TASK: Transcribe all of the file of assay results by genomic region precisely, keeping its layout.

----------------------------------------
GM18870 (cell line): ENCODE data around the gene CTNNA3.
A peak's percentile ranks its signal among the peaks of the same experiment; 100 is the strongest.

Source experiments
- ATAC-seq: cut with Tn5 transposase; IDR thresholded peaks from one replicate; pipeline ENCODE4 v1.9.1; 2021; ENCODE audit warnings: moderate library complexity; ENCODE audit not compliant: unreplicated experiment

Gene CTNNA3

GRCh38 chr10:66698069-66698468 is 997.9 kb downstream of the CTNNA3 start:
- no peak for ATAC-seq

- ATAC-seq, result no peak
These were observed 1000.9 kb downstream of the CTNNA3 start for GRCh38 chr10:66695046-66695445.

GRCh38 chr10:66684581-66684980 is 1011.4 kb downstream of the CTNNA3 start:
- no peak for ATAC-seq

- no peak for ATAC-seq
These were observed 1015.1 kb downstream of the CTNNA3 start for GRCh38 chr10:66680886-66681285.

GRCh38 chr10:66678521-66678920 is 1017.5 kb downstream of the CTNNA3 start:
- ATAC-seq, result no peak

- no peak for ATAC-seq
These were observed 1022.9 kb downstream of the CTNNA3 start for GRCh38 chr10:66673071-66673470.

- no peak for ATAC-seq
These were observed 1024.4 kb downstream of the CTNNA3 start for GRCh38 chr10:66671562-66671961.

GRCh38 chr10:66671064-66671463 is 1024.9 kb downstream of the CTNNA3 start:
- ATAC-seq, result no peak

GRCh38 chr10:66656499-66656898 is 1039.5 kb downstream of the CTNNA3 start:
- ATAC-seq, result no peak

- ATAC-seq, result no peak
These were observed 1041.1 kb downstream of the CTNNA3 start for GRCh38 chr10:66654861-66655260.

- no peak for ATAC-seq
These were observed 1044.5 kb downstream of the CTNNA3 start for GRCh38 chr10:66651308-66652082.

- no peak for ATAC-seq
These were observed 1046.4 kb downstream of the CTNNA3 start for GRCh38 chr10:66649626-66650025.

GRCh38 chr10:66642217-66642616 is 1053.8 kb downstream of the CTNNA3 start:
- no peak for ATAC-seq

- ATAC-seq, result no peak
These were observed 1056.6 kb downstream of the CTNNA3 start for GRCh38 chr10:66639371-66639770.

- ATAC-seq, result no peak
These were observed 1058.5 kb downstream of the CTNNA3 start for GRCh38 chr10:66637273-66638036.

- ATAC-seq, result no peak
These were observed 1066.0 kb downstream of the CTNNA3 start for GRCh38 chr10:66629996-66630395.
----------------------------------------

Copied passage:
GM18870 (cell line): ENCODE data around the gene CTNNA3.
A peak's percentile ranks its signal among the peaks of the same experiment; 100 is the strongest.

Source experiments
- ATAC-seq: cut with Tn5 transposase; IDR thresholded peaks from one replicate; pipeline ENCODE4 v1.9.1; 2021; ENCODE audit warnings: moderate library complexity; ENCODE audit not compliant: unreplicated experiment

Gene CTNNA3

GRCh38 chr10:66698069-66698468 is 997.9 kb downstream of the CTNNA3 start:
- no peak for ATAC-seq

- ATAC-seq, result no peak
These were observed 1000.9 kb downstream of the CTNNA3 start for GRCh38 chr10:66695046-66695445.

GRCh38 chr10:66684581-66684980 is 1011.4 kb downstream of the CTNNA3 start:
- no peak for ATAC-seq

- no peak for ATAC-seq
These were observed 1015.1 kb downstream of the CTNNA3 start for GRCh38 chr10:66680886-66681285.

GRCh38 chr10:66678521-66678920 is 1017.5 kb downstream of the CTNNA3 start:
- ATAC-seq, result no peak

- no peak for ATAC-seq
These were observed 1022.9 kb downstream of the CTNNA3 start for GRCh38 chr10:66673071-66673470.

- no peak for ATAC-seq
These were observed 1024.4 kb downstream of the CTNNA3 start for GRCh38 chr10:66671562-66671961.

GRCh38 chr10:66671064-66671463 is 1024.9 kb downstream of the CTNNA3 start:
- ATAC-seq, result no peak

GRCh38 chr10:66656499-66656898 is 1039.5 kb downstream of the CTNNA3 start:
- ATAC-seq, result no peak

- ATAC-seq, result no peak
These were observed 1041.1 kb downstream of the CTNNA3 start for GRCh38 chr10:66654861-66655260.

- no peak for ATAC-seq
These were observed 1044.5 kb downstream of the CTNNA3 start for GRCh38 chr10:66651308-66652082.

- no peak for ATAC-seq
These were observed 1046.4 kb downstream of the CTNNA3 start for GRCh38 chr10:66649626-66650025.

GRCh38 chr10:66642217-66642616 is 1053.8 kb downstream of the CTNNA3 start:
- no peak for ATAC-seq

- ATAC-seq, result no peak
These were observed 1056.6 kb downstream of the CTNNA3 start for GRCh38 chr10:66639371-66639770.

- ATAC-seq, result no peak
These were observed 1058.5 kb downstream of the CTNNA3 start for GRCh38 chr10:66637273-66638036.

- ATAC-seq, result no peak
These were observed 1066.0 kb downstream of the CTNNA3 start for GRCh38 chr10:66629996-66630395.